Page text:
US Retail Sales vs Container Shipping - Exploring the Relationship
A recent area of interest following the coronavirus pandemic is analysing the various market segments to understand not only how the market might develop, but also understanding the relationships between the suppliers and consumers. IHS Markit has recently undertaken a study on the US market to see if such a relationship can be identified and quantified.
IHS Markit US Bill of Lading data is ingested daily, containing invaluable insights into market evolution. The tagging of containerised goods makes this an ideal data set to use when conducting container shipping analysis, as it's typically timelier than other census or statistical data that is released. The richness of the data also allows for further analysis by commodity/market segment, shipper/consignee, port/country to understand how each of these impacts the consumer market.
US retail sales vs US imports of containerised goods
Data between January 2012 and March 2020 at a monthly frequency was analysed. The 96 periods showed a 0.82R2 (Correlation coefficient) demonstrating how the US total retail values are related to US imports of containerised goods, and that as the imports of MTONS/TEU increases, the number of total retails sales also increases.
With one week left of April, US imports of containerised volumes stands at a little under 1.5M TEUs* which represents 81% of the 5Y average (We typically have 73% of volume for the previous month (i.e. April) on the first day of the month (i.e. May)). Looking at historical tendencies, April is in many ways an indication of what import activity will look like for the year ahead, as it is usually when we start to see growth within the calendar year (+5% increase between March and April).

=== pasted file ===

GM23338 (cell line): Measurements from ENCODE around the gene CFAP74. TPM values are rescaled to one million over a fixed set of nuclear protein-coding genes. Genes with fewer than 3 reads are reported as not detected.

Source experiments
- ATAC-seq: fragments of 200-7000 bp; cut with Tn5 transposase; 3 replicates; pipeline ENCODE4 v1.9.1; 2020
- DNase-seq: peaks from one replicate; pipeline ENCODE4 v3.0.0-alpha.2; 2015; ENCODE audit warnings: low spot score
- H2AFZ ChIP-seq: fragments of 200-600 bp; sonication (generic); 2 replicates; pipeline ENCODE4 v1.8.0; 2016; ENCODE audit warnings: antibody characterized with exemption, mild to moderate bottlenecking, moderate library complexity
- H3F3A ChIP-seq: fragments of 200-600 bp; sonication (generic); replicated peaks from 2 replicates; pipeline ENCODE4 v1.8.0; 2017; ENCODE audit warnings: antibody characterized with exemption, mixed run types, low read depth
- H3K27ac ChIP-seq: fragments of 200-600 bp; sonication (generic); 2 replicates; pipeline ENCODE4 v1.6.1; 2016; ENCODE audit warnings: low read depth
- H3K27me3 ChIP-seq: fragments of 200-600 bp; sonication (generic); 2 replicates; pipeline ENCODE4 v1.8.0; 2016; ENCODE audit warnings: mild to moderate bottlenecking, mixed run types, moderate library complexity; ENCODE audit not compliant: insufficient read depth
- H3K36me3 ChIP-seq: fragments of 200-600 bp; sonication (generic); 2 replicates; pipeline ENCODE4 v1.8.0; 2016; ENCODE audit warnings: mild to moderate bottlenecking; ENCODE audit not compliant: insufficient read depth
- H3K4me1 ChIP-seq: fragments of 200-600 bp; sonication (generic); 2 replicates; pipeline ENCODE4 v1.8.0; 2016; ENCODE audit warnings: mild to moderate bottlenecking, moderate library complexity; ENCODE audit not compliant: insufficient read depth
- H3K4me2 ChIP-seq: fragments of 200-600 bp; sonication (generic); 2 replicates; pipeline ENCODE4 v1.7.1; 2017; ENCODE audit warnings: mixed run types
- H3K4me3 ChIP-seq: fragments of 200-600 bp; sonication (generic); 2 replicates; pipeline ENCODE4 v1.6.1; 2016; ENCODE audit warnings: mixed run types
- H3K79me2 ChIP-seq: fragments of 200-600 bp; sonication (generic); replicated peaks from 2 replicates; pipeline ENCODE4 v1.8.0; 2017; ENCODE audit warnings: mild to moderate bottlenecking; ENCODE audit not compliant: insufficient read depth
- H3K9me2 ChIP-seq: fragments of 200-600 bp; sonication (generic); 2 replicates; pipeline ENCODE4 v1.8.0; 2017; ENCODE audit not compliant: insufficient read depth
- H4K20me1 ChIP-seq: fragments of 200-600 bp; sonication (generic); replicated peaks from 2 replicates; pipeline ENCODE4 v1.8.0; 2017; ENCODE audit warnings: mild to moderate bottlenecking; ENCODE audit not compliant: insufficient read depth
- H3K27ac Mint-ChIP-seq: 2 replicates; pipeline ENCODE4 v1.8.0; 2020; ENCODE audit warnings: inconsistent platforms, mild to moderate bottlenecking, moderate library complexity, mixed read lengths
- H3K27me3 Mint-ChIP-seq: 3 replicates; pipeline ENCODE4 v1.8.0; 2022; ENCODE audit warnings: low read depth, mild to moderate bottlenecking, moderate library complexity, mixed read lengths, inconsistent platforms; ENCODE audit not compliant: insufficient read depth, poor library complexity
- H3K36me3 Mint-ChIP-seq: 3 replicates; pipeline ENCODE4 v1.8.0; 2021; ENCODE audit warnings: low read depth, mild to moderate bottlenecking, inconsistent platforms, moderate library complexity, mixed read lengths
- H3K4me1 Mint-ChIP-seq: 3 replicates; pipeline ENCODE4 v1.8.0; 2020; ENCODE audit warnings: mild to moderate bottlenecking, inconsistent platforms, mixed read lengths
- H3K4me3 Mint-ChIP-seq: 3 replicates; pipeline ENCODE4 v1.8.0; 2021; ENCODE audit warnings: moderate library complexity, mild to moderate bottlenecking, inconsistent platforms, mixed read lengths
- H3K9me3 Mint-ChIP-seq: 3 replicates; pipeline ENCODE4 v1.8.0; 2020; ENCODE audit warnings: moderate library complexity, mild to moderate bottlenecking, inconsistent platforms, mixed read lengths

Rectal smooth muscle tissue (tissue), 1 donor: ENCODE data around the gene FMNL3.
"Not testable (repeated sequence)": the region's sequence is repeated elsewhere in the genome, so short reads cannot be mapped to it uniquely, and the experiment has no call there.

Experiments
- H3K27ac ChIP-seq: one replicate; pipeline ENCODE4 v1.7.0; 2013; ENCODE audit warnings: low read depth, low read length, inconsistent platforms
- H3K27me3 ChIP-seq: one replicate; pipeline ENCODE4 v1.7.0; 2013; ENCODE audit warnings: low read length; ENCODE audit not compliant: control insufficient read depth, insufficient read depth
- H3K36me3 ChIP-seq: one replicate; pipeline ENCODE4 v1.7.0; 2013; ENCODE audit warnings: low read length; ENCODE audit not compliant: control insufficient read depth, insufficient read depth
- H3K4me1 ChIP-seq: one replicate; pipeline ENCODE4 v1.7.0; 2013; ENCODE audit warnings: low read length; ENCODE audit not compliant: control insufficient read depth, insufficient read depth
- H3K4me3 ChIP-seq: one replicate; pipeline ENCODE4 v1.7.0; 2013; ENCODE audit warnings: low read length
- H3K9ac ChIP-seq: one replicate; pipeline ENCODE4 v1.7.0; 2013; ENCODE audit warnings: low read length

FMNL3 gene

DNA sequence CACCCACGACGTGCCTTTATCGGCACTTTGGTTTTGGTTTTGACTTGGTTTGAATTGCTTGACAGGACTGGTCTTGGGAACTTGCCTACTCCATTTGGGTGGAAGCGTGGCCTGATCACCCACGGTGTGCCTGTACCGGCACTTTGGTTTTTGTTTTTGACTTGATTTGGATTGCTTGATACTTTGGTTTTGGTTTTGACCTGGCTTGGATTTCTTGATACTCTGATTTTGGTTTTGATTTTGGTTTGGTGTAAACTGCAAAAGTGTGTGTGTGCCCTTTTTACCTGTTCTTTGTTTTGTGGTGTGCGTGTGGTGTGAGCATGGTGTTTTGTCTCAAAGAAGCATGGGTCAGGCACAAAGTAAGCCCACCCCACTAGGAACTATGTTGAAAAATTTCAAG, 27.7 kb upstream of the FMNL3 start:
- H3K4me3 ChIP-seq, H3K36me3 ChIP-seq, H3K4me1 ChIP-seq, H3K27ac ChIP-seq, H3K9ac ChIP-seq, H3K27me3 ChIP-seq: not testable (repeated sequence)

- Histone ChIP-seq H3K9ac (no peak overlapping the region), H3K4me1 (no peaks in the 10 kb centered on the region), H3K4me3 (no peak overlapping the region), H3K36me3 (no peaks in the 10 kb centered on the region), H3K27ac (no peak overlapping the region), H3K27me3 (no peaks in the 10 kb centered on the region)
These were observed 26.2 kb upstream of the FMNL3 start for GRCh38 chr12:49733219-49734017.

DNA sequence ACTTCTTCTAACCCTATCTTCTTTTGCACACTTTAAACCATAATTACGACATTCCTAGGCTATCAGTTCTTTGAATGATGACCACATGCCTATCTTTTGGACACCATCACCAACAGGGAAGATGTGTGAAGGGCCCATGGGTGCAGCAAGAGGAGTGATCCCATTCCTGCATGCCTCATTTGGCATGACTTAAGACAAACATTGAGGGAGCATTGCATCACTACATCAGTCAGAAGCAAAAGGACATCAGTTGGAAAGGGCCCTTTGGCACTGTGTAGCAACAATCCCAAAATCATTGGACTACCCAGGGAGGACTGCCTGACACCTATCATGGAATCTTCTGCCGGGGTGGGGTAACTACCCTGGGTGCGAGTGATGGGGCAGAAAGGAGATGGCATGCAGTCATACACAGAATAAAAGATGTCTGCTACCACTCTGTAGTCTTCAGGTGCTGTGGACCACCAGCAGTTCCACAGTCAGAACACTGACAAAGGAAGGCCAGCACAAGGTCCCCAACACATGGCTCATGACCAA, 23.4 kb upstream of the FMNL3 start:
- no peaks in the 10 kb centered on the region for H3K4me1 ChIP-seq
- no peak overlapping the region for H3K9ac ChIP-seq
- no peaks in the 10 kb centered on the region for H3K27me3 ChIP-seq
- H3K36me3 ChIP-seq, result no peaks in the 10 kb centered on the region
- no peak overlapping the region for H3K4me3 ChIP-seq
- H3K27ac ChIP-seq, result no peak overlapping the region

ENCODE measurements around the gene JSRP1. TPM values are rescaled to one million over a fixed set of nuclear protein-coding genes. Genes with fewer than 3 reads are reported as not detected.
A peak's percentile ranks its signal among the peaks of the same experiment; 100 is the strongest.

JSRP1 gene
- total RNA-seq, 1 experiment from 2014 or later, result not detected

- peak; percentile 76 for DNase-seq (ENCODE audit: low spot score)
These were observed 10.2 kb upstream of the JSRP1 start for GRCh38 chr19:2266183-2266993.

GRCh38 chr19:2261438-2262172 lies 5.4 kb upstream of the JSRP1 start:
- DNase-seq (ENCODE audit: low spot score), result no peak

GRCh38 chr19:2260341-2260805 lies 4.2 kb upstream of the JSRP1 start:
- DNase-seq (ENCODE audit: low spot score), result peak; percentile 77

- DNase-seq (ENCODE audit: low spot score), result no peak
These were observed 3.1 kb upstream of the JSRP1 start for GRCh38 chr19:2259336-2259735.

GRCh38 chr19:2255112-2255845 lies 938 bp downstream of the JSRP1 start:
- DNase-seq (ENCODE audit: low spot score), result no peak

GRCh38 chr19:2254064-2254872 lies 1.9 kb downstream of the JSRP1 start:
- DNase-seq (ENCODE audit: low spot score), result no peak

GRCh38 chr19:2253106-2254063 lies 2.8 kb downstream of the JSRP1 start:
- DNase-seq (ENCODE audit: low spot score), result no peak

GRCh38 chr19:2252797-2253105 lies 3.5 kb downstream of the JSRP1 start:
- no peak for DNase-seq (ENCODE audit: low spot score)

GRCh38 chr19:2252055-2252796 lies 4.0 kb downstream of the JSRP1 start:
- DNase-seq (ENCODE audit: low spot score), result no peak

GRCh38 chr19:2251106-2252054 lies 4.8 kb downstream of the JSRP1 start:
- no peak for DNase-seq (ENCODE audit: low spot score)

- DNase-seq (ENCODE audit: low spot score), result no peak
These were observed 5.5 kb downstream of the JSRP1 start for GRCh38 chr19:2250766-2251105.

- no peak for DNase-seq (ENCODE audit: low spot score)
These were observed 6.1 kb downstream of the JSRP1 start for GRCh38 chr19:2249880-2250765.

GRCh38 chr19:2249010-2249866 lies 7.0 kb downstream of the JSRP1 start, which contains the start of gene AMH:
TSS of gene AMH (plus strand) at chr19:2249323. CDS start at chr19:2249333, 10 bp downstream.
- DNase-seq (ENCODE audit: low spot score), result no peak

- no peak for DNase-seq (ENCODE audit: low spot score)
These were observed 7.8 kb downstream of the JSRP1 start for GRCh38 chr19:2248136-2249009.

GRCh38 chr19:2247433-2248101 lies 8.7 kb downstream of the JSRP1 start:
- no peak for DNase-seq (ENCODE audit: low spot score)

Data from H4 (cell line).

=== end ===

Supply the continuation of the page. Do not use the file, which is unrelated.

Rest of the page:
We can see increases in shipments prior to major retail events taking place in September with Labour Day, as well as November and December in anticipation of Black Friday and Christmas, and further analysis could potentially be done in terms of seeing how volume subsequently results in retail sales, as well as potentially understanding safety stock. With the data both containing a weekly and a daily field - one could further analyse it to better understand the volatility and risk of supply chains.
- Seafarer fatalities shows shipping must do more
- IHS Markit gains UK Women in Maritime Charter Certification
- Trade in 2020 - the initial results and possible scenarios forward
- China's strong appetite for Brazilian grades in late April
- Iraq under pressure due to OPEC+ production cuts
- Impact of COVID-19 on EUs Cereal Supply Chain
- Charting the COVID-19 Pandemic Effects on International Trade
- Trade in pharmaceuticals and medical goods in 2019 and COVID-19 implications for 2020